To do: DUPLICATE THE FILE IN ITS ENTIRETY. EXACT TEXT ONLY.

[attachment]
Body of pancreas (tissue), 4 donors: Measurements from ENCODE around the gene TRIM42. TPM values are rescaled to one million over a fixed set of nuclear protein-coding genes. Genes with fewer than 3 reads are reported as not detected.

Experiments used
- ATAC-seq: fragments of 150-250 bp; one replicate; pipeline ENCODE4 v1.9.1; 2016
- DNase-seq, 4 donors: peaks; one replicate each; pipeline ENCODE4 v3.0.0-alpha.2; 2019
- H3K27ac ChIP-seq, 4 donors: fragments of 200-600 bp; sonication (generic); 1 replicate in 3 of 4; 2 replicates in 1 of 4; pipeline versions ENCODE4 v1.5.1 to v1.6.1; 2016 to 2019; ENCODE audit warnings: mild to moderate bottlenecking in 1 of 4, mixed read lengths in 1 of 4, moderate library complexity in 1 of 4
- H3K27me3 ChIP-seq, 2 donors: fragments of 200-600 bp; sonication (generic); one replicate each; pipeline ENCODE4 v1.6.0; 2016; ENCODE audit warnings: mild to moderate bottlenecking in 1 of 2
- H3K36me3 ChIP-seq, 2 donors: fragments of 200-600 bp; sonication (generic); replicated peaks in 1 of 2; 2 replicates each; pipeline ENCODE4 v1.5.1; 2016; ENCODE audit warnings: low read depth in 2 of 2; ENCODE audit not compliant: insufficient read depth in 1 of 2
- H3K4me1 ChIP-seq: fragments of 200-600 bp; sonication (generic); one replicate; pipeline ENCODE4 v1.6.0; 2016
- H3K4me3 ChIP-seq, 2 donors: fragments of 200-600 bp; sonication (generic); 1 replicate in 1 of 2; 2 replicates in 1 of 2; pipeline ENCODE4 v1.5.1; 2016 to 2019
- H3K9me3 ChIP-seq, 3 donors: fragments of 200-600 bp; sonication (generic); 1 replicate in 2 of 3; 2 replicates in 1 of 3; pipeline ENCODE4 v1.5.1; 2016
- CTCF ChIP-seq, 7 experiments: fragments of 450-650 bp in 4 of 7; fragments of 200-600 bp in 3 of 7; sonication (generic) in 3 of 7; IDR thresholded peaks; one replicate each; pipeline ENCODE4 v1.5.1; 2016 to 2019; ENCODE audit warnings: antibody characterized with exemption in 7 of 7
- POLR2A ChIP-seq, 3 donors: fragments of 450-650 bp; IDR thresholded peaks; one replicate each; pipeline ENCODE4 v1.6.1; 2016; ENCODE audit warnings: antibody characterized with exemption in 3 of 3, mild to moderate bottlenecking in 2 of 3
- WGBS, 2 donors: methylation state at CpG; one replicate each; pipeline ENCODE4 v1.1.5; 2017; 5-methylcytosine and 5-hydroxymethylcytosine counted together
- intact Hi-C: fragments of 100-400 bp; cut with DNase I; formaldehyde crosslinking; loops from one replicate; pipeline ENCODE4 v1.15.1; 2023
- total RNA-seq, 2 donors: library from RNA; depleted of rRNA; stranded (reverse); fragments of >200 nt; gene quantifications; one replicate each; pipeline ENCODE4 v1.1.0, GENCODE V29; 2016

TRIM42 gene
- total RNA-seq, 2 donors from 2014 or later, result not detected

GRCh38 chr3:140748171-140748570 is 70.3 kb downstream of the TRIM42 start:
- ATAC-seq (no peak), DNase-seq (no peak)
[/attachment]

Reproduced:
Body of pancreas (tissue), 4 donors: Measurements from ENCODE around the gene TRIM42. TPM values are rescaled to one million over a fixed set of nuclear protein-coding genes. Genes with fewer than 3 reads are reported as not detected.

Experiments used
- ATAC-seq: fragments of 150-250 bp; one replicate; pipeline ENCODE4 v1.9.1; 2016
- DNase-seq, 4 donors: peaks; one replicate each; pipeline ENCODE4 v3.0.0-alpha.2; 2019
- H3K27ac ChIP-seq, 4 donors: fragments of 200-600 bp; sonication (generic); 1 replicate in 3 of 4; 2 replicates in 1 of 4; pipeline versions ENCODE4 v1.5.1 to v1.6.1; 2016 to 2019; ENCODE audit warnings: mild to moderate bottlenecking in 1 of 4, mixed read lengths in 1 of 4, moderate library complexity in 1 of 4
- H3K27me3 ChIP-seq, 2 donors: fragments of 200-600 bp; sonication (generic); one replicate each; pipeline ENCODE4 v1.6.0; 2016; ENCODE audit warnings: mild to moderate bottlenecking in 1 of 2
- H3K36me3 ChIP-seq, 2 donors: fragments of 200-600 bp; sonication (generic); replicated peaks in 1 of 2; 2 replicates each; pipeline ENCODE4 v1.5.1; 2016; ENCODE audit warnings: low read depth in 2 of 2; ENCODE audit not compliant: insufficient read depth in 1 of 2
- H3K4me1 ChIP-seq: fragments of 200-600 bp; sonication (generic); one replicate; pipeline ENCODE4 v1.6.0; 2016
- H3K4me3 ChIP-seq, 2 donors: fragments of 200-600 bp; sonication (generic); 1 replicate in 1 of 2; 2 replicates in 1 of 2; pipeline ENCODE4 v1.5.1; 2016 to 2019
- H3K9me3 ChIP-seq, 3 donors: fragments of 200-600 bp; sonication (generic); 1 replicate in 2 of 3; 2 replicates in 1 of 3; pipeline ENCODE4 v1.5.1; 2016
- CTCF ChIP-seq, 7 experiments: fragments of 450-650 bp in 4 of 7; fragments of 200-600 bp in 3 of 7; sonication (generic) in 3 of 7; IDR thresholded peaks; one replicate each; pipeline ENCODE4 v1.5.1; 2016 to 2019; ENCODE audit warnings: antibody characterized with exemption in 7 of 7
- POLR2A ChIP-seq, 3 donors: fragments of 450-650 bp; IDR thresholded peaks; one replicate each; pipeline ENCODE4 v1.6.1; 2016; ENCODE audit warnings: antibody characterized with exemption in 3 of 3, mild to moderate bottlenecking in 2 of 3
- WGBS, 2 donors: methylation state at CpG; one replicate each; pipeline ENCODE4 v1.1.5; 2017; 5-methylcytosine and 5-hydroxymethylcytosine counted together
- intact Hi-C: fragments of 100-400 bp; cut with DNase I; formaldehyde crosslinking; loops from one replicate; pipeline ENCODE4 v1.15.1; 2023
- total RNA-seq, 2 donors: library from RNA; depleted of rRNA; stranded (reverse); fragments of >200 nt; gene quantifications; one replicate each; pipeline ENCODE4 v1.1.0, GENCODE V29; 2016

TRIM42 gene
- total RNA-seq, 2 donors from 2014 or later, result not detected

GRCh38 chr3:140748171-140748570 is 70.3 kb downstream of the TRIM42 start:
- ATAC-seq (no peak), DNase-seq (no peak)